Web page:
Between January 1, 2003, and January 31, 2008, 13- to 17-year-old patients treated at an urban level I trauma center in the Northeast United States were eligible for this 5-year National Institutes of Health–funded study if they had a positive blood alcohol concentration as tested using blood, breath, or saliva or self-reported drinking of alcohol in the 6 hours before the ED visit. Alcohol-positive patients who were suicidal (n = 17), did not speak English or Spanish as their primary language (n = 4), or had experienced serious traumatic injury (n = 21) were not approached to participate. Of 239 alcohol-positive eligible patients and families, 110 (46.0%) agreed to participate; of 25 who self-reported alcohol use, 15 (60.0%) agreed to participate, resulting in a total sample of 125 participants. The most common reasons for refusing to participate included discharge from the ED before completion of recruitment, lack of interest, being too tired, or being in too much pain.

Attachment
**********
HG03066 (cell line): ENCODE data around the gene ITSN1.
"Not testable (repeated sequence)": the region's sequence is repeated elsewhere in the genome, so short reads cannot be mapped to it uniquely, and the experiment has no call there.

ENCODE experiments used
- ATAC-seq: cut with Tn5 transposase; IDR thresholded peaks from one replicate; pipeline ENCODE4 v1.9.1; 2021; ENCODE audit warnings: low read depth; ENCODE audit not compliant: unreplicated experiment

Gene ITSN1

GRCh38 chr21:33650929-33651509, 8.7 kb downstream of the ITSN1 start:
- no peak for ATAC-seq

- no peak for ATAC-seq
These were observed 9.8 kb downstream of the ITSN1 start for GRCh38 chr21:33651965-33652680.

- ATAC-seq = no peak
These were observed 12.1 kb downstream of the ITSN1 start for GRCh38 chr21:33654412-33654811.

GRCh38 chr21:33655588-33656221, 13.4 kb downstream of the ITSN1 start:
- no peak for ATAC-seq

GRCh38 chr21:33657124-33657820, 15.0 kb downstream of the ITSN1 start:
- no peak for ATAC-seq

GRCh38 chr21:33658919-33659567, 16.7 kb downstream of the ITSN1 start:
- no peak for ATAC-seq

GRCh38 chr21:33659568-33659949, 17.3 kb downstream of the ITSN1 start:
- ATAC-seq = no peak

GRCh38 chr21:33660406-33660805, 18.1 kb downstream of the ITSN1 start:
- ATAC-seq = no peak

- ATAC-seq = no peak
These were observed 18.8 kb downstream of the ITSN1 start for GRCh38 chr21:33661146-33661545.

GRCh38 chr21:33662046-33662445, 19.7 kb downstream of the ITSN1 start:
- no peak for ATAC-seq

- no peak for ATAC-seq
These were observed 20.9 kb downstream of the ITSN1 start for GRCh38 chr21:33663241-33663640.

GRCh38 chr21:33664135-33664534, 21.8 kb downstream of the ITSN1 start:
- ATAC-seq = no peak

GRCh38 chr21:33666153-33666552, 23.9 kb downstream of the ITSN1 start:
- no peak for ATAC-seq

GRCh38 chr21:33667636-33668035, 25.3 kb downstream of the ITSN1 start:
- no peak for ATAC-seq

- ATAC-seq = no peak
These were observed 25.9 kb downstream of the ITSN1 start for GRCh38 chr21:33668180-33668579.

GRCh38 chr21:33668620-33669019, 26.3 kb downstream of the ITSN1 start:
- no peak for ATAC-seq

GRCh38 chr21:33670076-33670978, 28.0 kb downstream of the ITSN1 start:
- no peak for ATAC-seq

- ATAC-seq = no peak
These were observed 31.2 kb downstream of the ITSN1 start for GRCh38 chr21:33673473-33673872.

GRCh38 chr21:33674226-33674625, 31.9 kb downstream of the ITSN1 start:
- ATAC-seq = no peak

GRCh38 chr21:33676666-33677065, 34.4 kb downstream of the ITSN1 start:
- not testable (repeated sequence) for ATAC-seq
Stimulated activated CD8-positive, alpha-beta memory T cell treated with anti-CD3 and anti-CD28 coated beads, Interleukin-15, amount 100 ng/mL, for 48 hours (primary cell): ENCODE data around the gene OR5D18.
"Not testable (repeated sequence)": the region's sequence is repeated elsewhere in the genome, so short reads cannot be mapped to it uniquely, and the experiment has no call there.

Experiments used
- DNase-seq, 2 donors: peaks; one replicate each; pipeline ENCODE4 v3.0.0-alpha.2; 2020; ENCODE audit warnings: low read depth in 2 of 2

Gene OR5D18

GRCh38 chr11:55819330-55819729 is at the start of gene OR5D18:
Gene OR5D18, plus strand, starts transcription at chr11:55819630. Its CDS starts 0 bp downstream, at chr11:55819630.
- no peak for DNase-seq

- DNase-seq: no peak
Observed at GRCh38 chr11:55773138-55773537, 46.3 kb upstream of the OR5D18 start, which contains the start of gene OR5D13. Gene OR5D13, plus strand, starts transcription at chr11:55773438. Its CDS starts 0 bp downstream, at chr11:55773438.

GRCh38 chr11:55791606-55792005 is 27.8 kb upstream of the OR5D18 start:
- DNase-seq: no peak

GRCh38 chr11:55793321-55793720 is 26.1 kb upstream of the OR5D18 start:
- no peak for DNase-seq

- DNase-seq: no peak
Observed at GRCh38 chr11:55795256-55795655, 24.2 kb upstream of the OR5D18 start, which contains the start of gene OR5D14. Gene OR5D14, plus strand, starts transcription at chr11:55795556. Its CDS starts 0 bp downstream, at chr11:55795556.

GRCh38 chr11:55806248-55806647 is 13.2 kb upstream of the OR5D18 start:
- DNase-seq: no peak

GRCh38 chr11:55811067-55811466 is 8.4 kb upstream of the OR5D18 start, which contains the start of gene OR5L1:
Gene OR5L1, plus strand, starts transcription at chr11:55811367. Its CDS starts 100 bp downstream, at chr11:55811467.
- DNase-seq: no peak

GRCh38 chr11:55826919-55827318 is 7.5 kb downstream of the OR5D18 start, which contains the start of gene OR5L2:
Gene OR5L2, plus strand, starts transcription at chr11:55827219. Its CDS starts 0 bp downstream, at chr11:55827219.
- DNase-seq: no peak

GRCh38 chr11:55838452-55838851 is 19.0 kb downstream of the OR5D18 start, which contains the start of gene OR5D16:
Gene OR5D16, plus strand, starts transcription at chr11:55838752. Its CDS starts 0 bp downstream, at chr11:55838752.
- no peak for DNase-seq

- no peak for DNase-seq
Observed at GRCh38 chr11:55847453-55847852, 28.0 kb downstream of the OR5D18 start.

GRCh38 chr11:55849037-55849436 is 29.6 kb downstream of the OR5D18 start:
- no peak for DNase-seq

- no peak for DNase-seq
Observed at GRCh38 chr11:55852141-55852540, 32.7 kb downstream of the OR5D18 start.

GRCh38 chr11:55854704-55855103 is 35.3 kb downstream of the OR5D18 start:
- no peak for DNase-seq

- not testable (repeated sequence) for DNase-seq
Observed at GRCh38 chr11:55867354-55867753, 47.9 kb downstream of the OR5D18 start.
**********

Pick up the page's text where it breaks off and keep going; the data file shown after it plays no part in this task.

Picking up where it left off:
Interventionists with master's degrees in counseling and psychology conducted all aspects of the baseline contact, including obtaining written informed consent from the parents and assent from the adolescents, administering the assessment, and conducting the intervention. The consent/assent procedure included assurances that parents would not be informed of any of the adolescent's responses. Patients were then randomly assigned to the IMI or the IMI + FCU condition by the interventionists based on condition assignments contained in sealed envelopes. Patients in both conditions received the IMI first. Adolescents were not approached until their blood alcohol concentration was below 0.1%, and they had to pass a mental status examination and be able to describe the essential elements of the study to assent to participation. All procedures were approved by the Brown University and Rhode Island Hospital institutional review boards. Owing to high blood alcohol concentrations and time of night in the ED, most patients in both conditions were scheduled to return to the hospital within a few days to complete their interventions.